MEDIA
Construction of the National D-Day Memorial
Original Author: Richmond Times-Dispatch
Created: Twenty-first century
Medium: Photograph
Publisher: Richmond Times-Dispatch

Construction of the National D-Day Memorial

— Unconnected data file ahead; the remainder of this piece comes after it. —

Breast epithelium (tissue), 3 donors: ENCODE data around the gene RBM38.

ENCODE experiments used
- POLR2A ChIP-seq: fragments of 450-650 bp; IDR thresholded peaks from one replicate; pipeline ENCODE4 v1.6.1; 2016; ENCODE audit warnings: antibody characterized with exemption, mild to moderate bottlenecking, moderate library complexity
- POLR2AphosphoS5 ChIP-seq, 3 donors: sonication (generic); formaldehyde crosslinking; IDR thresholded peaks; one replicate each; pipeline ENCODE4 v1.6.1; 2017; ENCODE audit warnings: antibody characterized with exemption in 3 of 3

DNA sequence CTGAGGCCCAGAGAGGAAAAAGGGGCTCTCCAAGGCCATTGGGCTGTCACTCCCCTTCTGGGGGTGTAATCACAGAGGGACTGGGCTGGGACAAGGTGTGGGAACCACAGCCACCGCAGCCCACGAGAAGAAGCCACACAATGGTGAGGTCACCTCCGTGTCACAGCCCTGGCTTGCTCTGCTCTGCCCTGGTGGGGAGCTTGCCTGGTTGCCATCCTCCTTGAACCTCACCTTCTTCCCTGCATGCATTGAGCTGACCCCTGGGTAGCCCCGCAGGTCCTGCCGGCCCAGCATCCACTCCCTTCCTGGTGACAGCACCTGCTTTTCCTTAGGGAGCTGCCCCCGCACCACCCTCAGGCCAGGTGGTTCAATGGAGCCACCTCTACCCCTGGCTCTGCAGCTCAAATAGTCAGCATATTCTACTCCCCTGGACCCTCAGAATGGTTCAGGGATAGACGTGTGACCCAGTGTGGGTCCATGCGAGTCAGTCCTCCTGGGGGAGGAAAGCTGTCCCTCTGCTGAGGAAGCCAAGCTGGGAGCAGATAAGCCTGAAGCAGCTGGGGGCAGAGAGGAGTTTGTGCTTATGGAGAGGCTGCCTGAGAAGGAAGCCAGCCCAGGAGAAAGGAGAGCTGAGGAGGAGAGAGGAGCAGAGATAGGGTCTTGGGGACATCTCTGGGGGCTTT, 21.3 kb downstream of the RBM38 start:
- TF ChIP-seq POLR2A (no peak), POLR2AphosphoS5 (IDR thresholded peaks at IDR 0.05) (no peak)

The National D-Day Memorial is a congressionally approved national war memorial in Bedford, Virginia, honoring the American GIs who participated in the invasion of France at Normandy on June 6, 1944, during World War II (1939–1945). Dedicated on June 6, 2001, by United States president George W. Bush and receiving as many as 100,000 visitors per year, the memorial is remarkable for its stone arch that rises nearly forty-five feet in the air. The structure's six components correspond, often in directly representational ways, to the planning and execution of Operation Overlord, the largest invasion in history. Conceived by Roanoke native and D-Day veteran J. Robert "Bob" Slaughter, the memorial is located in Bedford partly for symbolic reasons: the Virginia town lost nineteen of its men engaged that day, all members of Company A, 29th Infantry Division, possibly the largest per capita loss of any town in America on that day.

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